More students create cramped conditions in residence halls

Photo Credit: Morgan Strasser
Loughran, the freshmen residence hall, is the hardest hit for overcrowding this year.

Bob Hannon
Staff Writer
Kelly Rickert
Assistant News Editor

Several resident students returned to Marywood this fall feeling a bit more claustrophobic than they expected.

With 1,080 undergraduate students currently living in on-campus housing, some residence halls are bursting at the seams. There are over 65 more students on campus this year than last year, according to the Marywood 2010-2011 Fact Book.

According to Elizabeth Sechler, director of Housing and Residence Life, the number of students living on campus has increased each year since she started working at Marywood in 2006, when only 759 students lived in residence halls.

The numbers have grown so much in these past few years that certain residence halls had to make changes to accommodate these new students. Loughran Hall, the exclusively freshmen residence hall, notably expanded five quads into quints, four triples into quads and a few singles into doubles, said Sechler.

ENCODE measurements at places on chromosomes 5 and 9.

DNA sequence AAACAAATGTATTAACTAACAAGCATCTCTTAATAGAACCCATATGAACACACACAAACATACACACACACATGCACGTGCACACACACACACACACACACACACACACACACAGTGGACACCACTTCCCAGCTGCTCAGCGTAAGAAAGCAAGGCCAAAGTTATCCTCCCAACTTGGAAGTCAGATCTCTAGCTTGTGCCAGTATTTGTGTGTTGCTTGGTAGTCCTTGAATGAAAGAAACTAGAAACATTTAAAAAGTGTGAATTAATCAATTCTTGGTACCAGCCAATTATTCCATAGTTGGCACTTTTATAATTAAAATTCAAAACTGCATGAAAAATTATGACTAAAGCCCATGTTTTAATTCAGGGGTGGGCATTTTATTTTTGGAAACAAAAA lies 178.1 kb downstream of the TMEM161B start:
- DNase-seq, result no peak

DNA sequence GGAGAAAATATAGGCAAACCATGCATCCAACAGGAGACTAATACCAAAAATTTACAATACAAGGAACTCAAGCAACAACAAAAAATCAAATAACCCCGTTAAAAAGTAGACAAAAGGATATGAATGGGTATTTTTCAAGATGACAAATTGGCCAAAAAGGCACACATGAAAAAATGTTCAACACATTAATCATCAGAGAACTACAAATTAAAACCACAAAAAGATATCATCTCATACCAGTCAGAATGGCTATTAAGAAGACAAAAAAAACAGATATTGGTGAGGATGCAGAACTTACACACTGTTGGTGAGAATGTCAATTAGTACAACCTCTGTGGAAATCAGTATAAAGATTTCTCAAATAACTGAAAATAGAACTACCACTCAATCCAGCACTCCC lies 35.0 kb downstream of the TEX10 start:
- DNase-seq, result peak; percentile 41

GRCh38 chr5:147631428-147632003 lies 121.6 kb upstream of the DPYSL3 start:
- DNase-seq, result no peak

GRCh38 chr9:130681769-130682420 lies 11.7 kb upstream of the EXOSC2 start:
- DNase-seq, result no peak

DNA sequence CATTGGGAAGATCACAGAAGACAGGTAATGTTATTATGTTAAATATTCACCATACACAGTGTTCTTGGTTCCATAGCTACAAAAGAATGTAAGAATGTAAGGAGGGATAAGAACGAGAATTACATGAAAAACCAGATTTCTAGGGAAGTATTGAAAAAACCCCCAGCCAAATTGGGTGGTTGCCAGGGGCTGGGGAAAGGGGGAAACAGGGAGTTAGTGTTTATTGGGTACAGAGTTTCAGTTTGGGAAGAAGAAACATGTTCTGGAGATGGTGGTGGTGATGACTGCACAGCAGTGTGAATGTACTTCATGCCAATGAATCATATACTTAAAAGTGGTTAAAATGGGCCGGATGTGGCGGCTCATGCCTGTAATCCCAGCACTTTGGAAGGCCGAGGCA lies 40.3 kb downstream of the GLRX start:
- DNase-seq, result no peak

Sechler added that the Woodlands Apartments also expanded from eight-person housing to ten-person housing.

The growth of the university is reflected in the growth of housing. “[Marywood] needs to look into more housing…the overcrowding has made the RAs a little more conscientious about some of the problems that crop up [when residing on-campus]” said Matthew Koberlein, Loughran Hall – resident assistant.

One resident student, senior Ehrin Faulborn said, “There is definitely a problem with overcrowding being that they turned one of the lounges in Immaculata into a room. I think that there needs to be a better solution to living on campus so that they don’t have too many people in one room.”

Before Marywood can accommodate more resident students, more housing must be built. As Sechler points out, the problem with accommodating the growing resident population is that building more student housing takes many steps and much planning. “It’s a two year process,” said Sechler Building new housing is a matter of “where, when, and how,” she explained.